Date of Award

Spring 2022

Project Type


Program or Major

Biological Sciences

Degree Name

Doctor of Philosophy

First Advisor

Elizabeth Harvey

Second Advisor

Donald Chandler

Third Advisor

Norman Lee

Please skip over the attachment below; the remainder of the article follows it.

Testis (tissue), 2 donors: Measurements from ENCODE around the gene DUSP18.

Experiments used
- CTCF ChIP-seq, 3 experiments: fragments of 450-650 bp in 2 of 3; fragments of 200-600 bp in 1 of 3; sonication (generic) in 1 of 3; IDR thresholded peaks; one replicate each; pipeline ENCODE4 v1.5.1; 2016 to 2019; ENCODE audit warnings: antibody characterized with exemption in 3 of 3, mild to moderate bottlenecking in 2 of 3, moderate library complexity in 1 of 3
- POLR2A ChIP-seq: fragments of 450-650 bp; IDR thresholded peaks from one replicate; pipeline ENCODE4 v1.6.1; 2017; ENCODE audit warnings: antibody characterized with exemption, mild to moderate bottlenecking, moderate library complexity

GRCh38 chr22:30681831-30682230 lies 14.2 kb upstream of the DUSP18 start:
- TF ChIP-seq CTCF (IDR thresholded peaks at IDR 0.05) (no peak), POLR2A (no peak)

In a climatically and structurally changing world, it is important to understand how different thermal and social environments influence the behavior and physiology of the pillars of terrestrial ecosystems: insects. In this dissertation, I explored how insects, specifically Nicrophorus beetles, respond to biotic and abiotic challenges. Through this research, I addressed 1) how daily fluctuations in temperature influence Nicrophorus americanus reproductive success, 2) the context in which breeding pairs use stridulation during carcass burial, and subsequently how inhibition of stridulation influences reproductive success, 3) if the clypeal membrane on Nicrophorus beetles has the physiological properties of a tympanum, and if clypeal membrane alteration impacts reproductive success, and 4) how daily thermal fluctuation and different social contexts influence antennal glomeruli volume and brain volume. For the first question, I used environmentally controlled experimental chambers to simulate different levels of daily temperature fluctuation. I found that thermal fluctuation during carcass burial and offspring rearing significantly reduced reproductive success. For the second question, I made audio and video recordings of Nicrophorus marginatus pairs during carcass burial to determine the context of stridulation during carcass burial. I also removed stridulation capabilities in males, females, or both sexes during reproduction and offspring rearing to determine the importance of stridulation during these periods. I found that removing stridulation capabilities significantly increased carcass burial time, but had no effect on reproductive success. I also found that N. marginatus uses different stridulatory sounds for different behavioral contexts during carcass burial. For the third question, I 1) occluded the clypeal membrane and observed how reproductive success is impacted after occlusion, and 2) explored the vibrational properties and internal structures associated with the membrane. I found that the clypeal membrane vibrates in response to airborne sound, and has associated internal structures analogous with insect tympana. However, occluding the membrane had no influence on reproductive success. For the final question, I used micro-CT scans to determine how temperature fluctuation and different social contexts (partner/both adults silenced) during carcass burial influenced antennal glomeruli volume and overall brain volume in adult female Nicrophorus. I found that silencing both adults during the reproductive process significantly reduced brain volume, but daily thermal fluctuation had variable impacts on brain volume. This research adds to the body of knowledge surrounding how these beetles respond to thermal pressures while enhancing our understanding of Nicrophorus communication. Moreover, this study provides insight into how different thermal environments and social contexts influence Nicrophorus brain morphology.